James Urquhart writes on CNet News:
One of the biggest issues facing individuals and corporations choosing to adopt public cloud computing (or any Internet service, for that matter) is the relative lack of clarity with respect to legal rights over data stored online. I’ve reported on this early legal landscape a couple of times, looking at decisions to relax expectations of privacy for e-mail stored online and the decision to allow the FBI to confiscate servers belonging to dozens of companies from a co-location facility whose owners were suspected of fraud.
However, while I’ve argued before that the government has yet to apply the right metaphor to the modern world of networked applications and data, there has been little literature that has actually dissected the problem in detail. Even worse, I’ve seen almost no analysis of how the United States Constitution’s Fourth Amendment, which guards against unreasonable searches and seizures, applies to Internet-housed data.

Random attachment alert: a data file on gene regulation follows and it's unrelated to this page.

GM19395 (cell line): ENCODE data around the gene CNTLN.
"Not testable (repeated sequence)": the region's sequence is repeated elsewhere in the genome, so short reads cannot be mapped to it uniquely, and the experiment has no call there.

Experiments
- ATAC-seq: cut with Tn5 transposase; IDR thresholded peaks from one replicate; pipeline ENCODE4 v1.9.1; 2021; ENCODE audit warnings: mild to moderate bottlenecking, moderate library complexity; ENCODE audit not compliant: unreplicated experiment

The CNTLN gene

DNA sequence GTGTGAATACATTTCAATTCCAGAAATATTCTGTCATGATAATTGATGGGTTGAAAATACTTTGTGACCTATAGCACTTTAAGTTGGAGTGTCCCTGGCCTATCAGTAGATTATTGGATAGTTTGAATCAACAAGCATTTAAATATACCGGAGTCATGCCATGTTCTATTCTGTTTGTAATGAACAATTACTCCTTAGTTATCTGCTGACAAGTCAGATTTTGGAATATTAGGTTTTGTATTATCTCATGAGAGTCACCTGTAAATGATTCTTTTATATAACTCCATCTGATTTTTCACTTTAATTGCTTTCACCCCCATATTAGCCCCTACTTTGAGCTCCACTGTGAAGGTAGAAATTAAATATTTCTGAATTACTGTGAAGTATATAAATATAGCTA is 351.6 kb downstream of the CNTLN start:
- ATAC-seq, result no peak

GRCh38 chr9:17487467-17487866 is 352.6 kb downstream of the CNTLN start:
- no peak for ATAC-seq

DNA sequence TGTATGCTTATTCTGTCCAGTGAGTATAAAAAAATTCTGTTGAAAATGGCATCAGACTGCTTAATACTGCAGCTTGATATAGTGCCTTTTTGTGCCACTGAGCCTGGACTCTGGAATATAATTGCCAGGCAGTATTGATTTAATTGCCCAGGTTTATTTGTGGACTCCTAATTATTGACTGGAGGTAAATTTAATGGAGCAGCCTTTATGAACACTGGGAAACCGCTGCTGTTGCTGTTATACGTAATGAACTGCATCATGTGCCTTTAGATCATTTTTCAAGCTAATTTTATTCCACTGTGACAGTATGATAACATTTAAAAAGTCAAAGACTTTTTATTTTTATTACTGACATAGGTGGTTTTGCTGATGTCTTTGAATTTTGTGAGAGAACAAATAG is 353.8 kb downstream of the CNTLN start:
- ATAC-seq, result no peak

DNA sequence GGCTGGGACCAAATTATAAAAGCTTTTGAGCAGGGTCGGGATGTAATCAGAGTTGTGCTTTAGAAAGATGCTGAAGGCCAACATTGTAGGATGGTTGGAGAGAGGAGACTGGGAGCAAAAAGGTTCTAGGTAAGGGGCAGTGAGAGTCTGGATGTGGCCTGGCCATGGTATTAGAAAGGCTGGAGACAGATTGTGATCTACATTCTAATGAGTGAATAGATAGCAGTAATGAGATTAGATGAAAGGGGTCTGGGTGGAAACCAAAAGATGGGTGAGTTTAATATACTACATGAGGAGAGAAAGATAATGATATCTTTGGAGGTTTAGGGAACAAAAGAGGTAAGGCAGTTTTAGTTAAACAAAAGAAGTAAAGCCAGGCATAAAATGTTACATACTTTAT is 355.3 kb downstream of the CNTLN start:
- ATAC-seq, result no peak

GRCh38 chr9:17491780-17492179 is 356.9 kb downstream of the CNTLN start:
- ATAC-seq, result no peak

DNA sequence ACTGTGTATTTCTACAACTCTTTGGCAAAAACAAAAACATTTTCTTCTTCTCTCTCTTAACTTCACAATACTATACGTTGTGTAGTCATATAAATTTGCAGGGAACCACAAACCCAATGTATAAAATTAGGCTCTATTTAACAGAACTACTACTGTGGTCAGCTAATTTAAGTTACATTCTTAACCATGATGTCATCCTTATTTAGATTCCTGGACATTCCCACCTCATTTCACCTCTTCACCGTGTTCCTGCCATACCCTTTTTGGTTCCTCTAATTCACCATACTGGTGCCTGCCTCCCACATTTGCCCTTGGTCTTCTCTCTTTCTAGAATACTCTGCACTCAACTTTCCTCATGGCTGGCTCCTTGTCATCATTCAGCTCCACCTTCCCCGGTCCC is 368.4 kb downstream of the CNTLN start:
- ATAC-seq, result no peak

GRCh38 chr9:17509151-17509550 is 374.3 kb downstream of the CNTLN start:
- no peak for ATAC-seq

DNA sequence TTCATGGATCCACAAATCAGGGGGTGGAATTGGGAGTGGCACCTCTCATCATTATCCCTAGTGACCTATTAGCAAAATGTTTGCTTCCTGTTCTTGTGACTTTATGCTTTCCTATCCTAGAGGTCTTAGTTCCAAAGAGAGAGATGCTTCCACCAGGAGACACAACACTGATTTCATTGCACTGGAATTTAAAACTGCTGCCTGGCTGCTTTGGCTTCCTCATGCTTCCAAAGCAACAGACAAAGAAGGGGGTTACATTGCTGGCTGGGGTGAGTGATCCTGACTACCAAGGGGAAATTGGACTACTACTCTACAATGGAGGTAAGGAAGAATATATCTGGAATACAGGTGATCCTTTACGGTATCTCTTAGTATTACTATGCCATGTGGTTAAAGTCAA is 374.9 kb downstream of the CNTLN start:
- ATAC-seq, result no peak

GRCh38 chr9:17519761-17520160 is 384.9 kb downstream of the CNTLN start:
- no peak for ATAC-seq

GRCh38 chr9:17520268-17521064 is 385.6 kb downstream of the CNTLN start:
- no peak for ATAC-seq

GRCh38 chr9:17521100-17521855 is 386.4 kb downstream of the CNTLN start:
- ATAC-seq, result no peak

Read More: CNet News
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